Forget Trump, Here Is How To Make A Banging Cup of Chai 31 January 2017

I started writing an article on the triple threat facing Muslims. That of fascist governments, in the form of Trump in the US, the National Front in France, Ukip in Britain, and a handful more across Europe. That of far right violence, which traditionally sees itself as supporting the fascist state. The murder of six Muslims at a mosque in Quebec is simply the latest in a string of similar attacks across the West. And finally, of structural discrimination. Muslims, for example, “face the worst job discrimination of any minority group“. These three dangers combine perilously for many.

But I couldn’t muster myself the motivation to finish it. It just seemed to be adding to the doom and gloom already out there. So instead, a friend suggested I write a recipe for a chocolate cake. The problem is – I’m not much of a baker (I’ll leave it to Nadiya from the Bake Off). What I can do, and have been proud of for some time, is knowing how to make a great cup of chai.

Chai is amazing. Chai is nutritious, tasty, warming, soothing, sweet. Purists might object at this point that chai is simply a South Asian word for “tea” and what I really mean to say is masala chai (“spiced tea”) or doodh patti chai (“milk leaf-tea”) which is a milky tea (“tea latte” in some places). But for me, in English at least, chai refers to a broad family of teas that involve milk and spices in whatever combination.

Chai is great, because it reminds us how interconnected the world is. For chai to exist, you needed tea (originally) from China and spices from India and the Americas, brewed together in a metaphor fit for the era we live in.

And it also just sounds great. Chai. An etymologist out there might be able to tell me the origin of the word, but everyone uses it. Chai in Hindi and Urdu, saa in Bengali, shay in Arabic, cha in Japanese, and something that sounds a lot like chai used colloquially in Ireland too. I can just imagine some proto-European tribe millennia ago in misty pre-history, brewing tea leaves and spices with cow-juice and calling it chai and thereby searing the word into the subconscious of descendants and cultures that would follow.

It’s origins are rooted in healing practices. It’s found in books of unani – a system of medicine practiced by Muslim Moghuls as well as across the Islamicate word, and of course in the multifaith milieu of the Indian subcontinent, the benefits of the humble spiced chai are found in works of Ayurveda too.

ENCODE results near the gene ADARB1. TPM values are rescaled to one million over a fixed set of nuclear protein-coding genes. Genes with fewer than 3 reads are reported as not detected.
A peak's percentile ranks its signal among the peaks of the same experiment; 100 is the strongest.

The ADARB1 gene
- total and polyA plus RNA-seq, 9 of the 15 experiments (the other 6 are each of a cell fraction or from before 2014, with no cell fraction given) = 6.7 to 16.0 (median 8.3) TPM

Perhaps readers are hearing this, and thinking “chai isn’t bad, but I prefer coffee” and yeah, coffee is fantastic. But chai is special. Coffee is about work, productivity, efficiency, mental sharpness. Chai on the other hand is about relaxing, comfort, healing. Something about it seems more wholesome than coffee.

I was once told that the scholars of Islam used to sometimes debate this very fact – which is better, tea or coffee. One particular scholar however won the debate on somewhat unfair grounds. He said the Prophet Muhammad appeared to him in a dream, and told him “coffee shares three qualities with the hellfire, it is dark, it is hot, it is bitter, but it is beloved to God because it keeps his servants awake in worship”. Of course, by orthodox requirements in Islamic theology, we have to discount this hadith for its unverifiable chain of narration and so the debate is still wide open. My own contention is that descriptions of Paradise in the Quran are replete with references to milk and honey (rivers of them in fact), two key ingredients for a good chai, and so certainly an indication of its favourability.

Anyway, by now you should be wanting a cup of chai. So here is my recipe, perfected over countless attempts through the years.

Double-A’s Chai Latte:

1. Add milk and water to a saucepan in a 2/1 ratio (2 cups of milk, 1 cup of water). Optional: A small amount of evaporated milk (unsweetened). It can add a distinctively different flavour to the chai.

2. Add black tea leaves, ideally loose leaf but tea bags can work. For three cups of chai, two tea bags.

3. Add several cardamom pods, two slices of ginger, star anise, a stick of cinnamon, a few cloves, a single bay leaf and brew to boiling. Don’t think too much about the exact quantities, let the hand of fate guide you. Optional: You can add turmeric, nutmeg, black pepper or saffron. I don’t usually.

4. Sweeten. I like to add a dessert spoon honey to my three cups. It is enough to sweeten, bring out the flavours, balance the bitterness of the tea without overpowering. Alternatively, you can add condensed milk or just ordinary sugar, but neither work as well as honey in my opinion.

5. Bring to boil at least twice. This should make it nice and frothy, and give it a nice skin on the top of congealed milky goodness.

6. Pour out and enjoy.

So if you’ve never had a chai before, try the above, and if you have, then give my particular recipe a shot.

About Abdul-Azim Ahmed

Dr Abdul-Azim Ahmed is Editor of On Religion magazine. He holds a doctorate in religious studies and an MA in Islam in Contemporary Britain.